Monkeypox isn’t an STI. So why are health officials focused on sex?

Public health needs to strike a balance between immediate action and long-term control.
A microscope image of monkeypox virus particles, which are oval with a fringed outer ring.
Sex is a good place for skin-to-skin transmission. Cynthia S. Goldsmith, Russel Renger / Centers for Disease Control and Prevention

The Centers for Disease Control and Prevention (CDC), the World Health Organization (WHO), and public health experts are all on the same page: Monkeypox can infect anyone. The virus, which usually causes a fever and bumpy, painful rash, can spread through skin-to-skin contact, but also through dirty surfaces, unwashed sheets, and even, over short distances, airborne spit.

At the same time, public health efforts have focused on men who have sex with men. In the US, where nearly 1,500 cases have been identified so far, the CDC is conducting outreach campaigns to the gay community, and although anyone, regardless of gender, who has had “high risk contact” with an infected person is eligible for a vaccine, many cities have also proactively made vaccines available to sexually active gay and bisexual men.

[Related: More than a million monkeypox vaccines are on their way in the US]

To plenty of people , that’s seemed like a contradiction: If monkeypox isn’t an exclusively sexually transmitted infection (STI), why have public health officials treated it that way? And does that emphasis risk stigmatizing men who have sex with men? 

The link between sex and monkeypox is genuinely confusing. Monkeypox does appear to be spreading through sexual interactions between men, but it’s not a STI. That means that while immediate strategies for controlling the virus have focused on men who have sex with men, in the long-term, ignoring other risk factors would be a mistake.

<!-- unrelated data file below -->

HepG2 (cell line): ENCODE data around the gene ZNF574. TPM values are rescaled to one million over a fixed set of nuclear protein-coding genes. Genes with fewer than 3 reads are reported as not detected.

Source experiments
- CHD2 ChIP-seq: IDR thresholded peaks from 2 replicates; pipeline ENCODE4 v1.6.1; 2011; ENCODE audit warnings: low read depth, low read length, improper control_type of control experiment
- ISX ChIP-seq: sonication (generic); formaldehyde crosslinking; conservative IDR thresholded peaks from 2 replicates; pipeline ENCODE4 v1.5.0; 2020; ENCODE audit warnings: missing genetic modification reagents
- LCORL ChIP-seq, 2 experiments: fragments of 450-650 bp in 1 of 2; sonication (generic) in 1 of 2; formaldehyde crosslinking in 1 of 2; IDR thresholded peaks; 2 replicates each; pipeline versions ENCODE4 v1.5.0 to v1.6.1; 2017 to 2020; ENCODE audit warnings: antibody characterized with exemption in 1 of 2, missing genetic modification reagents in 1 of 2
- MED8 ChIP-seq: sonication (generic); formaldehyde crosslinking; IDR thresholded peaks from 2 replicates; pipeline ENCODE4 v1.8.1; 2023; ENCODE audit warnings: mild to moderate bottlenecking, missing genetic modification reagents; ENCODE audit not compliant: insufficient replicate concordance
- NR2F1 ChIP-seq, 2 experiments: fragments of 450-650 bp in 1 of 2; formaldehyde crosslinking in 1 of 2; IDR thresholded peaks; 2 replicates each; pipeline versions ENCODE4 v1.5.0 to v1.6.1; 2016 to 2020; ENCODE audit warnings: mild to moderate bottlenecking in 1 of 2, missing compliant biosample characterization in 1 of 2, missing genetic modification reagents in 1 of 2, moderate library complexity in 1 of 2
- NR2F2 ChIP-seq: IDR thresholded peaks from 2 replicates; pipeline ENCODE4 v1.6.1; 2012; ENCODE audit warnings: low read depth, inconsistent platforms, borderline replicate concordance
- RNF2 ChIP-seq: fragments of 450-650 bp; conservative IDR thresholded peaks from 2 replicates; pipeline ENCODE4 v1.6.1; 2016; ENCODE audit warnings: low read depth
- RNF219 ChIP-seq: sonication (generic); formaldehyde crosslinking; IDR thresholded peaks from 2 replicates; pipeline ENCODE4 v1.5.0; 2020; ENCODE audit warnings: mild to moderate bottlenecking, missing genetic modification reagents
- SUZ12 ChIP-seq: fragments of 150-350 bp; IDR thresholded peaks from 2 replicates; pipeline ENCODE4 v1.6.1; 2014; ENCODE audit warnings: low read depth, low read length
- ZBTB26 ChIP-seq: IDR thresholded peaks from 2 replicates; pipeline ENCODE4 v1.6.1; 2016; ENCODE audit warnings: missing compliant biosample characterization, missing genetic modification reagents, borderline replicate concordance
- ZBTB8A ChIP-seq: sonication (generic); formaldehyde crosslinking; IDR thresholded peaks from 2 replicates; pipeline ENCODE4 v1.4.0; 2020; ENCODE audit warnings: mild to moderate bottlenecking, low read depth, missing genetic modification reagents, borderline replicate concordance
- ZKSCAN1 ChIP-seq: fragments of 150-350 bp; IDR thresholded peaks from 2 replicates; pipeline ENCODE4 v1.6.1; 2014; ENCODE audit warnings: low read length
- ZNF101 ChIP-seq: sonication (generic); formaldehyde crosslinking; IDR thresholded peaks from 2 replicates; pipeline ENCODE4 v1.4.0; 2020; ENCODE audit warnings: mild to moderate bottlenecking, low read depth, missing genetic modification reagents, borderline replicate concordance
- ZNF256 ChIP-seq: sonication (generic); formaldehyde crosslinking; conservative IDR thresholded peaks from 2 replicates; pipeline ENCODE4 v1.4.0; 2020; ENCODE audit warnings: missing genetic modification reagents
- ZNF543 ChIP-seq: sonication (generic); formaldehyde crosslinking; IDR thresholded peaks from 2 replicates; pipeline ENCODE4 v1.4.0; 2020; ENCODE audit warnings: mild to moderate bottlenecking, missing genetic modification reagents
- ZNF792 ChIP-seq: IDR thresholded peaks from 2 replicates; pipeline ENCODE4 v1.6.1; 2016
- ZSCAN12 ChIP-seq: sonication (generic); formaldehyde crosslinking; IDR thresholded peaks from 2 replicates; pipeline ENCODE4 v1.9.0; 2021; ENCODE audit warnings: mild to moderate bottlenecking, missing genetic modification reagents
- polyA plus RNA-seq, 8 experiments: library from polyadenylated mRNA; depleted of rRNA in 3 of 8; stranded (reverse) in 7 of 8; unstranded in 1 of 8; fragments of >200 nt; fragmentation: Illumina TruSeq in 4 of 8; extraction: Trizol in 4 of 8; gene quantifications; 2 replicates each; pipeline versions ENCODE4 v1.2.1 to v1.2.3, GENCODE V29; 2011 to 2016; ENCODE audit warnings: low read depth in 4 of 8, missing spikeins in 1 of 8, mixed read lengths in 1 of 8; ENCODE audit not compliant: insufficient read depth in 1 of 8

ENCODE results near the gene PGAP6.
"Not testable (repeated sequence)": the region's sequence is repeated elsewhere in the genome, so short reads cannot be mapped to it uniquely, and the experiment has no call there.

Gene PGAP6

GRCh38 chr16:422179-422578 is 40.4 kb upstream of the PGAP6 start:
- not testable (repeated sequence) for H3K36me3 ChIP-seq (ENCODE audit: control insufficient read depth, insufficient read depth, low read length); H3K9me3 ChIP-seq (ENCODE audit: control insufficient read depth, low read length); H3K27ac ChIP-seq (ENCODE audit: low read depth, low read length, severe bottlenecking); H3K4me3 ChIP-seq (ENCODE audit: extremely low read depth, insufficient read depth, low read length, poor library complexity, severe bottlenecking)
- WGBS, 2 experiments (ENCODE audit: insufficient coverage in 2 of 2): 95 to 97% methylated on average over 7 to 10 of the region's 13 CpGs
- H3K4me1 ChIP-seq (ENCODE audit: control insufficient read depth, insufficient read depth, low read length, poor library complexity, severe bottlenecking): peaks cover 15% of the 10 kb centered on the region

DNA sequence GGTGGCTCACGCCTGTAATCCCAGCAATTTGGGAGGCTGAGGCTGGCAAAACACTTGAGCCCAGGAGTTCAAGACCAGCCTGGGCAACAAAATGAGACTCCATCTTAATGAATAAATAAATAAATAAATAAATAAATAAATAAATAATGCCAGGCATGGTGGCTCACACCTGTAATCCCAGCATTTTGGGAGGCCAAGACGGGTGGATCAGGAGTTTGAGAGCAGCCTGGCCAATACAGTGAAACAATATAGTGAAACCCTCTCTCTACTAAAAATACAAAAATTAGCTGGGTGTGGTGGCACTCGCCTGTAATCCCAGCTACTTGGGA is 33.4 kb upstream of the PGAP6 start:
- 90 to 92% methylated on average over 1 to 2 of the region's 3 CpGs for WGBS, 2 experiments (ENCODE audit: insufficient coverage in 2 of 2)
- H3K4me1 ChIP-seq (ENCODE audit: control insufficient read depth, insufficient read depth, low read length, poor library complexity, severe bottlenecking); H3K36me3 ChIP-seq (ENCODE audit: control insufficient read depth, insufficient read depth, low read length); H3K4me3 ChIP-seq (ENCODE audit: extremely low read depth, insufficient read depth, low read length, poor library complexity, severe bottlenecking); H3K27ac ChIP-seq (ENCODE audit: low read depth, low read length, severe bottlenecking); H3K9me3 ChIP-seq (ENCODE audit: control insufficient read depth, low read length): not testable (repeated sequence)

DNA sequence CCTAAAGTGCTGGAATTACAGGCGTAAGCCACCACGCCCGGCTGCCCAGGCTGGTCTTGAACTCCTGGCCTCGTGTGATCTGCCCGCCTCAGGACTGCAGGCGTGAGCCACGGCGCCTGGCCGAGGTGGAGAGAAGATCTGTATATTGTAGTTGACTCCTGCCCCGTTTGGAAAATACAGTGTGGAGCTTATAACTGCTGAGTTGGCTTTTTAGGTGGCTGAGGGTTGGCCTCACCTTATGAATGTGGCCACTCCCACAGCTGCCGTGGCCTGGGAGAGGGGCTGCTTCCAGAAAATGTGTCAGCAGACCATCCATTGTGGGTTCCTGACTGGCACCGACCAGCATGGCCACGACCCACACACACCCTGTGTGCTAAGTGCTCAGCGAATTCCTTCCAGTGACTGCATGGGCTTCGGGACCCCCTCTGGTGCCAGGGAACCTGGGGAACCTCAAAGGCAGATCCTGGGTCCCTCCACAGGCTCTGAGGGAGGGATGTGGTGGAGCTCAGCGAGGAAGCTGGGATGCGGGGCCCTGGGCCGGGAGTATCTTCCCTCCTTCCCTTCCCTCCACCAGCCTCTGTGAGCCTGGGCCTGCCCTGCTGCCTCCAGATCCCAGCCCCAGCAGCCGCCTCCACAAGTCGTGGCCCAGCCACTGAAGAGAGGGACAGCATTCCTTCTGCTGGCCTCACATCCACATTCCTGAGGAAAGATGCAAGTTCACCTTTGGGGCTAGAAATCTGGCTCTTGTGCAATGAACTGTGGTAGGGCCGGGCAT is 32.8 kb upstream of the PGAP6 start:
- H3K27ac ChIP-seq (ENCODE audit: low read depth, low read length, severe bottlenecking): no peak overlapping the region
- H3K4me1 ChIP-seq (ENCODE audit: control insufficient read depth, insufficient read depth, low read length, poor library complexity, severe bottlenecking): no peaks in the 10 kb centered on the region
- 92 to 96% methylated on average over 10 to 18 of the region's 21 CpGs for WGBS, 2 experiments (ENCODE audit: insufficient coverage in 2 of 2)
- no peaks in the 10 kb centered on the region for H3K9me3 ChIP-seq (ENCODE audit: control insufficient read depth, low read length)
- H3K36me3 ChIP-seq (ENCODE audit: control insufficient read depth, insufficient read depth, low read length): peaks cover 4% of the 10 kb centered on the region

Sexually transmitted, or transmitted during sex?

Trying to categorize monkeypox as a sexual or non-sexual disease is an oversimplification, says Anne Rimoin, an epidemiologist at the University of California Los Angeles, and a longtime monkeypox researcher. “Sexual contact is a very effective way for the virus to spread,” she says, but that doesn’t make it an STI. 

STIs, like syphilis or gonorrhea, require sexual contact for transmission, often through bodily fluids. When it comes to spreading monkeypox, sex is incidental. “You could have no penetrative sex whatsoever,” says Gregg Gonsalves, a longtime HIV activist and scholar of epidemiology and health policy at Yale’s School of Public Health. “No swapping of bodily fluids. And just because [you] were close together in bed, you get monkeypox.”

Gonsalves compares monkeypox to a 2008 MRSA outbreak that first spread among men who had sex with men. The bacteria that causes MRSA is “often transmitted very similarly [to monkeypox], through close physical contact, often in sexual situations,” he says. “But guess where it showed up next: In health clubs, because contaminated towels were able to transmit the virus.”

So far, public health agencies have prioritized sex in their education and contact tracing to quelch the immediate outbreak: The virus seems to have spread globally through sexual contact networks of men who have sex with men.

According to a July 8 technical report from the UK Health Security Agency (UKHSA), which releases the most comprehensive data on monkeypox epidemiology, 97 percent of cases who had filled out a questionnaire reported having sex with other men, and 31 percent had had at least 10 sexual partners in the past three months. Test positivity rates among women and children are much lower than among men.